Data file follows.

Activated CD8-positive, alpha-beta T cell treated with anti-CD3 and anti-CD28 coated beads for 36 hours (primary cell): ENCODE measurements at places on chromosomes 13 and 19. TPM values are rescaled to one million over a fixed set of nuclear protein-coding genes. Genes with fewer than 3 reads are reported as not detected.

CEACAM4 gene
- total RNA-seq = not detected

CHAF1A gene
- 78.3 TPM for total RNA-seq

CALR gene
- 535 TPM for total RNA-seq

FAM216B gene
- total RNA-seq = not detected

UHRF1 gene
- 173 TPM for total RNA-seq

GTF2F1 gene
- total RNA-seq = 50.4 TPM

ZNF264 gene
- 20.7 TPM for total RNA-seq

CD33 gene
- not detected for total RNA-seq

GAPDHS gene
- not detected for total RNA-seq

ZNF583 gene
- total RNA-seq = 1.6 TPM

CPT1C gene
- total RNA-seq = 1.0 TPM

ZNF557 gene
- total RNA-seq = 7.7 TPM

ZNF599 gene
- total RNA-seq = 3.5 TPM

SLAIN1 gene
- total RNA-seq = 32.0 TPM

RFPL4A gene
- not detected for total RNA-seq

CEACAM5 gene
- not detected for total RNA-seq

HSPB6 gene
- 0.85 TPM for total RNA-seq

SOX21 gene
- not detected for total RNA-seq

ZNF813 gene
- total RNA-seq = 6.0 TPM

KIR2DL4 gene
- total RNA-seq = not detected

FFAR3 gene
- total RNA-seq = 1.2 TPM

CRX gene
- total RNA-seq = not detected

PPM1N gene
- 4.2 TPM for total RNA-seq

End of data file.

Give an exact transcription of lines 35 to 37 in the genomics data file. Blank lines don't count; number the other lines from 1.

- 0.85 TPM for total RNA-seq

SOX21 gene
- not detected for total RNA-seq